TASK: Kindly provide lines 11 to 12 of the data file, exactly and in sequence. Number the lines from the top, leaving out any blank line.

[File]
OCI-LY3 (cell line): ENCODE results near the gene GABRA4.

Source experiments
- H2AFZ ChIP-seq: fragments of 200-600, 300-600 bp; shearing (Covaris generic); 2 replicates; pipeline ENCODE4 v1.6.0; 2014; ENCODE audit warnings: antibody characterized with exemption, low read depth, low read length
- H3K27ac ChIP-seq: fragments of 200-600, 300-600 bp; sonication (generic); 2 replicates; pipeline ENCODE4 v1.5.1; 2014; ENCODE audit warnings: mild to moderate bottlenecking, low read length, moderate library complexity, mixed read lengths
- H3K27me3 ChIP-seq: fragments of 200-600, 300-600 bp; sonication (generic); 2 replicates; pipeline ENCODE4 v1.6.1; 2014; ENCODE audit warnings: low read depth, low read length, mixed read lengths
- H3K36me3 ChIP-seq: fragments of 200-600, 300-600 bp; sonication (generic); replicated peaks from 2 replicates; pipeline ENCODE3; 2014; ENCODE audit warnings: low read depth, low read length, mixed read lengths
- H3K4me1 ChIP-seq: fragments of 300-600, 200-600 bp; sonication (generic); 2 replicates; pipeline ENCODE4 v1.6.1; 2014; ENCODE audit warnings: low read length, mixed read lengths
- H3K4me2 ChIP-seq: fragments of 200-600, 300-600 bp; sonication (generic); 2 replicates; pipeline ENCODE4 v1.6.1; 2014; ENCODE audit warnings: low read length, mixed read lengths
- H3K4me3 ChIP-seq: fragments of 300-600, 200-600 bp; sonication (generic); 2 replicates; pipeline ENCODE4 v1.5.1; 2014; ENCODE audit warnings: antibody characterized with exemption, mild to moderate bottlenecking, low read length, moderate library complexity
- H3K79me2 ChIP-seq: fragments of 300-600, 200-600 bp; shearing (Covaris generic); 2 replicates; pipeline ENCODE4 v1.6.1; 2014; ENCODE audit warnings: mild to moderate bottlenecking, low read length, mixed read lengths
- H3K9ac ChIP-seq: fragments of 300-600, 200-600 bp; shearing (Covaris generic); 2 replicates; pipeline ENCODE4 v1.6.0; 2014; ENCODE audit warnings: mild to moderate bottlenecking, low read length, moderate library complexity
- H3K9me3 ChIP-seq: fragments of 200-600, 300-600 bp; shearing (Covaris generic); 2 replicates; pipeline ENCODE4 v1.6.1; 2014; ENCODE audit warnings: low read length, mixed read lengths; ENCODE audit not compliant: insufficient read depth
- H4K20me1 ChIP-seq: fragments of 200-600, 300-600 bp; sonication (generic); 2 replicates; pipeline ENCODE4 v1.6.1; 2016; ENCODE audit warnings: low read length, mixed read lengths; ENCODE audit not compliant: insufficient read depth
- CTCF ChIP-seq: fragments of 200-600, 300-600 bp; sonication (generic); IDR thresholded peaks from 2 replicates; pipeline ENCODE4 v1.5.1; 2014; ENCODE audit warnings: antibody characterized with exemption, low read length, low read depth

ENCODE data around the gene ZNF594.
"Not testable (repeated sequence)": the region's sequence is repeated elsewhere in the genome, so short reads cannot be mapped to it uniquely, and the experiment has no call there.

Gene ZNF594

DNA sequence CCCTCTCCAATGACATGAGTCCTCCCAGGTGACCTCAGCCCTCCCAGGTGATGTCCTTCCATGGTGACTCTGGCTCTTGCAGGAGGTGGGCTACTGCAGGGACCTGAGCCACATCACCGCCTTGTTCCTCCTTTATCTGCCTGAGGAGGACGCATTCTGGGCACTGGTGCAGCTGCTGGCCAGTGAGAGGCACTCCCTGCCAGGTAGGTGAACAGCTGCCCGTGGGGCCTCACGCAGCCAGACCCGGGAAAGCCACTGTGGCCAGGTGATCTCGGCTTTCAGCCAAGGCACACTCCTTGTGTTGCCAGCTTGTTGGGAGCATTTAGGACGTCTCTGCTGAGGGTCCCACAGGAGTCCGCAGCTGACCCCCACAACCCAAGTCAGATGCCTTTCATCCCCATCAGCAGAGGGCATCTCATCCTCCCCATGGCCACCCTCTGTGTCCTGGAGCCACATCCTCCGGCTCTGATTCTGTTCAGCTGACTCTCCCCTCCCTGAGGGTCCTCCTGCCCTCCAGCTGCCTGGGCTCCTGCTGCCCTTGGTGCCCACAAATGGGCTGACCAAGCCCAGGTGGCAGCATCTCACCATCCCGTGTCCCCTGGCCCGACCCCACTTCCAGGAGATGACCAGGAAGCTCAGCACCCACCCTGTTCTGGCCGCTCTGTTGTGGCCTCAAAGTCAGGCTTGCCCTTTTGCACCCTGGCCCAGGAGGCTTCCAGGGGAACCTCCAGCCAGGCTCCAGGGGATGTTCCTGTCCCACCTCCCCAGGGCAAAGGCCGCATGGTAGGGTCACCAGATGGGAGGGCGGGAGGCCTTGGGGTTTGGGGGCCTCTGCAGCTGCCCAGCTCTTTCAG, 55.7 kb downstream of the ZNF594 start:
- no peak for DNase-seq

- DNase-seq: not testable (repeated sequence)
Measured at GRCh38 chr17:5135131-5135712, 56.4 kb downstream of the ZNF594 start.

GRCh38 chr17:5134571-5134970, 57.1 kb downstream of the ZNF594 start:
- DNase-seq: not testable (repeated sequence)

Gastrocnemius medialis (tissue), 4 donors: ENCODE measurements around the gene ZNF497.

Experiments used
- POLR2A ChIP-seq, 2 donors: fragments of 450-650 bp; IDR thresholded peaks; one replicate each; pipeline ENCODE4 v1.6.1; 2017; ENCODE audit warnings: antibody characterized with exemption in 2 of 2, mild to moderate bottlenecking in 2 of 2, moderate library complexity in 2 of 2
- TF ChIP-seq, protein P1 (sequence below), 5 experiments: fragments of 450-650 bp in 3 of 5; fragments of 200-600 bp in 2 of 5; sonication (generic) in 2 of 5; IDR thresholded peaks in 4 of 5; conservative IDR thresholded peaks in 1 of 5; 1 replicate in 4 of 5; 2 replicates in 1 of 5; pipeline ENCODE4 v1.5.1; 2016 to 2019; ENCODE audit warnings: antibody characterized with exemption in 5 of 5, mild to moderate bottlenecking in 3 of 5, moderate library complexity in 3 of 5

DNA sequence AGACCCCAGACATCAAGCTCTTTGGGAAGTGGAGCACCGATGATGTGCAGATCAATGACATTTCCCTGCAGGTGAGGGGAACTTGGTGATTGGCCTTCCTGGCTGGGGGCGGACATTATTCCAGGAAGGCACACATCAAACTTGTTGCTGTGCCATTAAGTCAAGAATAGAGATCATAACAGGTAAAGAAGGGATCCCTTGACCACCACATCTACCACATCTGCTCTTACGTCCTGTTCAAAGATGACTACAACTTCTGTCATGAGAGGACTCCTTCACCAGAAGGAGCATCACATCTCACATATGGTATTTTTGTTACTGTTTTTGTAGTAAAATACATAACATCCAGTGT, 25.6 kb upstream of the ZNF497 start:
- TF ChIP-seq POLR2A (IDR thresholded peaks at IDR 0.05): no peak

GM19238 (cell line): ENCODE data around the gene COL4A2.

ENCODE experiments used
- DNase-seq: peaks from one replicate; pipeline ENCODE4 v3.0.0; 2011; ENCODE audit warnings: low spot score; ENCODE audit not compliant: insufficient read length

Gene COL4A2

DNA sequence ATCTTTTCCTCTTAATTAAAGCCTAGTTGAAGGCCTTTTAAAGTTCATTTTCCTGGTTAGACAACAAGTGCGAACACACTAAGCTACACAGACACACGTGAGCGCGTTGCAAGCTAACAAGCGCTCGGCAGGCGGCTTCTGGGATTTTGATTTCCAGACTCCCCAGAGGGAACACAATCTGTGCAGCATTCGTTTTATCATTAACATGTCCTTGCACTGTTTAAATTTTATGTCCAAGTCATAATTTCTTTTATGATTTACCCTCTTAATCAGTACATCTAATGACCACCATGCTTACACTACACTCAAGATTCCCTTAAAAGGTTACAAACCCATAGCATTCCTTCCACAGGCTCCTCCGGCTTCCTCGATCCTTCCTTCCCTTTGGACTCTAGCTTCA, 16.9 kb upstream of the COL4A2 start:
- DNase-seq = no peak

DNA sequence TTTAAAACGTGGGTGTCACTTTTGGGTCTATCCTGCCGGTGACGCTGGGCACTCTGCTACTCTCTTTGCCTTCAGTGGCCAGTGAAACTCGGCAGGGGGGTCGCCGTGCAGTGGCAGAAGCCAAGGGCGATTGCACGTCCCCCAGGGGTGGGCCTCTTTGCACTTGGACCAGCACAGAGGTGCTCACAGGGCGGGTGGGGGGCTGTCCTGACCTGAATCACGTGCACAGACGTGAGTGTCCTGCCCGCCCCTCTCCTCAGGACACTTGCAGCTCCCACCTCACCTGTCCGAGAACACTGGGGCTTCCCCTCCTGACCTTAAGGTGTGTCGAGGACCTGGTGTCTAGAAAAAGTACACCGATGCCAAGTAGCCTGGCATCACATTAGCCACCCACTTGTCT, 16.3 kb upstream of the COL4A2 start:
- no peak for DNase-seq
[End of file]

- H3K9ac ChIP-seq: fragments of 300-600, 200-600 bp; shearing (Covaris generic); 2 replicates; pipeline ENCODE4 v1.6.0; 2014; ENCODE audit warnings: mild to moderate bottlenecking, low read length, moderate library complexity
- H3K9me3 ChIP-seq: fragments of 200-600, 300-600 bp; shearing (Covaris generic); 2 replicates; pipeline ENCODE4 v1.6.1; 2014; ENCODE audit warnings: low read length, mixed read lengths; ENCODE audit not compliant: insufficient read depth